Currently Enrolling Trials
Corvert (ibutilide fumarate injection) is an antiarrhythmic drug with predominantly class III (cardiac action potential prolongation) properties.
Corvert is specifically indicated for the rapid conversion of atrial fibrillation or atrial flutter of recent onset to sinus rhythm. Patients with atrial arrhythmias of longer duration are less likely to respond to Corvert.
The recommended initial dose of Corvert is in the table below. Ibutilide infusion should be stopped as soon as the presenting arrhythmia is terminated or in the event of sustained or non-sustained ventricular tachycardia, or marked prolongation of QT or QTc.
Second Infusion: If the arrhythmia does not terminate within 10 minutes after the end of the initial infusion, a second 10-minute infusion of equal strength may be administered 10 minutes after completion of the first infusion.
|Patient Weight||Initial Infusion (over 10 minutes)|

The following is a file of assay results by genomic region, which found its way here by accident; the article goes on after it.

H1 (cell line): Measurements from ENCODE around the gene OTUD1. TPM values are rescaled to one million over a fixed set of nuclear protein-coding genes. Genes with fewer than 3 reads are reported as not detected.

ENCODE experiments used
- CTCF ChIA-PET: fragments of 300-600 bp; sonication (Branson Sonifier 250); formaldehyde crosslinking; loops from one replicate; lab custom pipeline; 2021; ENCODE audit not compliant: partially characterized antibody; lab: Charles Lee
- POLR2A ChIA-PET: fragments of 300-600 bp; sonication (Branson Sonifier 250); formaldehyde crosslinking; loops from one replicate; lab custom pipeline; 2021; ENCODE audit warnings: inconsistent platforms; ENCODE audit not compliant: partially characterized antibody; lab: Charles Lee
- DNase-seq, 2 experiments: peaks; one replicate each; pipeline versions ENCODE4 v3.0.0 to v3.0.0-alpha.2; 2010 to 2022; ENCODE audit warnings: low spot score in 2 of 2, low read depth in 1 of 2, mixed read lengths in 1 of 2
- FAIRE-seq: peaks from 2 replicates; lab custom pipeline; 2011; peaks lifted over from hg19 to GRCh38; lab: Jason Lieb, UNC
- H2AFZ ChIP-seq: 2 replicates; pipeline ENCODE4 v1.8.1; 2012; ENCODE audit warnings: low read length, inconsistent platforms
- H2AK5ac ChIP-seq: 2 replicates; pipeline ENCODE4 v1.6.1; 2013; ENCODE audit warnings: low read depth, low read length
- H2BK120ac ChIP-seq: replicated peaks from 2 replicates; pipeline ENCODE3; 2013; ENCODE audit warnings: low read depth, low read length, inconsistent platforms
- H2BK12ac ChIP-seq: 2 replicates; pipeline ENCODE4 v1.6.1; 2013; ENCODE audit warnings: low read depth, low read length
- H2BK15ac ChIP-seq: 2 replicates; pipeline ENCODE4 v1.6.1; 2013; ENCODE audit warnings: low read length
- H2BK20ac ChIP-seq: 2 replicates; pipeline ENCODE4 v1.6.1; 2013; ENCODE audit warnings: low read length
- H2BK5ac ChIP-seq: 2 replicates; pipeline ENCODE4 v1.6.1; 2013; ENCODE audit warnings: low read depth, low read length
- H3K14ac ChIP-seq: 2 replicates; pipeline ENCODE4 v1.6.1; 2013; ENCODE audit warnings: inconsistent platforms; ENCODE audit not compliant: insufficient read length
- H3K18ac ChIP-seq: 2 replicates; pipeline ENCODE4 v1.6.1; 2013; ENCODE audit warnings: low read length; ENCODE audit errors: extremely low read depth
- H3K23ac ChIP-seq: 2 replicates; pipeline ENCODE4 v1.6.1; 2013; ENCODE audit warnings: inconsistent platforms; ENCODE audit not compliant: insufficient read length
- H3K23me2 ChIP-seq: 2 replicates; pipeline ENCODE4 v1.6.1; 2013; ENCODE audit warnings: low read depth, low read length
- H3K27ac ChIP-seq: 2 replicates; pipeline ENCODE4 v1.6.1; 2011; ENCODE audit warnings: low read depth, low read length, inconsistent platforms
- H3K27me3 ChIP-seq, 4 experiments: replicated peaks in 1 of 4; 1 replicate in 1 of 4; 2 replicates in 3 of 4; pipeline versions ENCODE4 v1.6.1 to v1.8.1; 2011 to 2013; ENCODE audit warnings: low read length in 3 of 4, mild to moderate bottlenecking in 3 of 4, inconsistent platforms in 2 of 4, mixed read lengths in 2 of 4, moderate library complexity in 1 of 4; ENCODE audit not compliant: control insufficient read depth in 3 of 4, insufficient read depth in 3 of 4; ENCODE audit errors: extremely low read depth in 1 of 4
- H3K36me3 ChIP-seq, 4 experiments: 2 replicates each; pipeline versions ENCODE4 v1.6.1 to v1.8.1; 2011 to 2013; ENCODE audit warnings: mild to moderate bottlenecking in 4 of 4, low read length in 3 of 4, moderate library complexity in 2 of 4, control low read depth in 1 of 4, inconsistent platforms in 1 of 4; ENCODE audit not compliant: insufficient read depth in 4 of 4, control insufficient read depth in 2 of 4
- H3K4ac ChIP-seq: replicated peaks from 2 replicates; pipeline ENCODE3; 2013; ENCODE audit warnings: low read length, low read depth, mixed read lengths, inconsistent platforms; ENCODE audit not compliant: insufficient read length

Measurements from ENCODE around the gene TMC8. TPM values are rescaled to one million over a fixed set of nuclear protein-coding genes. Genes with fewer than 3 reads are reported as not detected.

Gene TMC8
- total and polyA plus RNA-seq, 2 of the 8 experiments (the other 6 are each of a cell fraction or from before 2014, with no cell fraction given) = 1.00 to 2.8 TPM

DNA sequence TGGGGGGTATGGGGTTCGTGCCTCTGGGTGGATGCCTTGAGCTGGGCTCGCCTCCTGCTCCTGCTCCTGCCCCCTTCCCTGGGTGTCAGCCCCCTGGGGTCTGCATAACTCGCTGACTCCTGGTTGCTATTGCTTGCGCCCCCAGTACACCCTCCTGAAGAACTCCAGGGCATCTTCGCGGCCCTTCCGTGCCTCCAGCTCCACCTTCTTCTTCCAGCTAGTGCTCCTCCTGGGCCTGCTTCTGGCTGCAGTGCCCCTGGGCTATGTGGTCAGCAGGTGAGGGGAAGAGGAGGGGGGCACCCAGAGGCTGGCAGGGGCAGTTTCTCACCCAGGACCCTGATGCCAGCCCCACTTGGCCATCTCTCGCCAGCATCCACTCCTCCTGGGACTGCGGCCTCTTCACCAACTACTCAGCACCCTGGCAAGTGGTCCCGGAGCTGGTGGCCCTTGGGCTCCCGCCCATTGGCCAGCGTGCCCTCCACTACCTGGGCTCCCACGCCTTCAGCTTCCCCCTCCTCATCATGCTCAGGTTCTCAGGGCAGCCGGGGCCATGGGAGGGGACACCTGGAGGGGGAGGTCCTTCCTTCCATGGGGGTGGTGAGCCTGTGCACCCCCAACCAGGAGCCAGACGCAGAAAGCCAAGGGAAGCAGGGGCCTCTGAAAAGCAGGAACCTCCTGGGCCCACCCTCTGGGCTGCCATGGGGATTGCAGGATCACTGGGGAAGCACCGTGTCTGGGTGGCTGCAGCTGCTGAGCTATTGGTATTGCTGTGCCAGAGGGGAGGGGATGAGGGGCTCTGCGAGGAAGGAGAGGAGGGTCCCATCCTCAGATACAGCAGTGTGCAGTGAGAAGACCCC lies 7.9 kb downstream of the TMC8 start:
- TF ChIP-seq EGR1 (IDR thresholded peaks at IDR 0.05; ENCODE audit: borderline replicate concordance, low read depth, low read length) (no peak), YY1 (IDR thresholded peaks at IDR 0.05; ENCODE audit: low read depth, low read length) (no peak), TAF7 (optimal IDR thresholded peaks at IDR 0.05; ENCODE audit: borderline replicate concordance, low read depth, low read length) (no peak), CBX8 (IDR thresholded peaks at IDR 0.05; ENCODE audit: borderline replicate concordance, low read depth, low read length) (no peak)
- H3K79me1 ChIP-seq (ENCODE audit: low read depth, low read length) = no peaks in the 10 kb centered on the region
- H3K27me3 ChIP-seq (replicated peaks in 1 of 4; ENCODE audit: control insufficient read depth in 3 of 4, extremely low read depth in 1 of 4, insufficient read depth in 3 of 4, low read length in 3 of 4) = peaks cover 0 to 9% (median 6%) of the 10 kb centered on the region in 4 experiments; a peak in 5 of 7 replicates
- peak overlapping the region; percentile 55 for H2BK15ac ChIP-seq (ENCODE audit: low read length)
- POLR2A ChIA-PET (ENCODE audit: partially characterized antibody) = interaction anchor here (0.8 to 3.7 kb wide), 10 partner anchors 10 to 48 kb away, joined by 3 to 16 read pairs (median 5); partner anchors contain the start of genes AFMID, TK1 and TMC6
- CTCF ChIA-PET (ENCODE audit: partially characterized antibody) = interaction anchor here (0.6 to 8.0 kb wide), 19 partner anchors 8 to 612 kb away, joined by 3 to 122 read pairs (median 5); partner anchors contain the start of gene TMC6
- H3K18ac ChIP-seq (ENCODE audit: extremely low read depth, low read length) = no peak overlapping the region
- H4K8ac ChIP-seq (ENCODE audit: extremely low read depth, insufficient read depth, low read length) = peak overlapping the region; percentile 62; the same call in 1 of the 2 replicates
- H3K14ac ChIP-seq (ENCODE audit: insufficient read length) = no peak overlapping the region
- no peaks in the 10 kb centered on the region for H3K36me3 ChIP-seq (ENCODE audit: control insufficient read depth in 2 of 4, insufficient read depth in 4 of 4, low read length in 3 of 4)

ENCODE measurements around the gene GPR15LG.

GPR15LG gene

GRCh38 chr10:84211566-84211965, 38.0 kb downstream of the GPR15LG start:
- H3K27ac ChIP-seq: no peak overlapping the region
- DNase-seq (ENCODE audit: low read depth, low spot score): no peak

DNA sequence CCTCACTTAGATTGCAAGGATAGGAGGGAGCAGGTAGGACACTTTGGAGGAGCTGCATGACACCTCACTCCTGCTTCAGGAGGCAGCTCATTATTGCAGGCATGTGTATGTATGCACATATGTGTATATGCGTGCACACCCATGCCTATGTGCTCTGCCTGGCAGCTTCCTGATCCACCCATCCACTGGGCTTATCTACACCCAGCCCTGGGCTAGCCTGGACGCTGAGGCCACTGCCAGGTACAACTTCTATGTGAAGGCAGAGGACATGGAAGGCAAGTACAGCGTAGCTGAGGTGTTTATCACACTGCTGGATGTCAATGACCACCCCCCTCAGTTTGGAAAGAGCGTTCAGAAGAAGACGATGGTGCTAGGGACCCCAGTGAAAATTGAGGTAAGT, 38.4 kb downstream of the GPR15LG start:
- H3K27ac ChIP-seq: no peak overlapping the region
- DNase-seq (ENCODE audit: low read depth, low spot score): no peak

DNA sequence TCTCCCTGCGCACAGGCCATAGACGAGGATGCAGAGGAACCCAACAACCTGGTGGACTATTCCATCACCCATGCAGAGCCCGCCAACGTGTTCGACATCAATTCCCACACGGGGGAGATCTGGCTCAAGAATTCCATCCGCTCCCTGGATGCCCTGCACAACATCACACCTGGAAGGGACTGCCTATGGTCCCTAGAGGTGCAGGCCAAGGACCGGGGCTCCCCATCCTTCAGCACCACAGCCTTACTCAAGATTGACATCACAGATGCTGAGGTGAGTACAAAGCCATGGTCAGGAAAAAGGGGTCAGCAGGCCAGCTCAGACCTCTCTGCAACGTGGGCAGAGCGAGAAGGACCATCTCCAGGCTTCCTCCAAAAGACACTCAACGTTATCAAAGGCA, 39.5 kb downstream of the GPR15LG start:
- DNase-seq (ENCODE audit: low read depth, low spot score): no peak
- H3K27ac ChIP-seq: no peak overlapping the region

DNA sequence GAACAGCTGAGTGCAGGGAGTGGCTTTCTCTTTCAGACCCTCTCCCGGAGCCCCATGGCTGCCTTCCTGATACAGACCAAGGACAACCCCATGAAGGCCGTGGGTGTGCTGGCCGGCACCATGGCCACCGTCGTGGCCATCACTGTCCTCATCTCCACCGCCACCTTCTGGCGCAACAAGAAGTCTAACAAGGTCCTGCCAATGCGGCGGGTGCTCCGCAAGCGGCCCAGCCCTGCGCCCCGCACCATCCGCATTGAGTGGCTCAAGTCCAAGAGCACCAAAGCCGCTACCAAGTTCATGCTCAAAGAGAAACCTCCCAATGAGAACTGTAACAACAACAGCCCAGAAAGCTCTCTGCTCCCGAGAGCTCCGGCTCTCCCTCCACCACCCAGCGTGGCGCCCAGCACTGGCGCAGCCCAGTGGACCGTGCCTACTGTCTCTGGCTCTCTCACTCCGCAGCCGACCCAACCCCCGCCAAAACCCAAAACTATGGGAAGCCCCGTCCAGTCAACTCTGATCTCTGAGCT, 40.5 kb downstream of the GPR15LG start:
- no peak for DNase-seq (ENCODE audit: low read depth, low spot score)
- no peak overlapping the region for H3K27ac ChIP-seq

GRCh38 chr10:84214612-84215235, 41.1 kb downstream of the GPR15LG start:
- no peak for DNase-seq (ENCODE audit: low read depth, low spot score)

|60 kg (132 lb)
(1 mg ibutilide fumarate)
|Less than 60 kg
(0.01 mg/kg ibutilide fumarate)
Mechanism of Action
Corvert (ibutilide fumarate injection) prolongs action potential duration in isolated adult cardiac myocytes and increases both atrial and ventricular refractoriness in vivo, ie, class III electrophysiologic effects. Voltage clamp studies indicate that Corvert, at nanomolar concentrations, delays repolarization by activation of a slow, inward current (predominantly sodium), rather than by blocking outward potassium currents, which is the mechanism by which most other class III antiarrhythmics act. These effects lead to prolongation of atrial and ventricular action potential duration and refractoriness, the predominant electrophysiologic properties of Corvert in humans that are thought to be the basis for its antiarrhythmic effect.
Adverse effects associated with the use of Corvert may include, but are not limited to, the following:
- cardiovascular, including sustained polymorphic ventricular tachycardia and non-sustained polymorphic ventricular tachycardia
Clinical Trial Results
The results of two, large, placebo-controlled, double-blind and randomized clinical trials demonstrated that, compared with placebo, Corvert Injection successfully and rapidly converted atrial fibrillation and flutter to normal rhythm. In a third study conducted in Europe, Covert compared favorably with another intravenous antiarrhythmic agent currently unavailable in the United States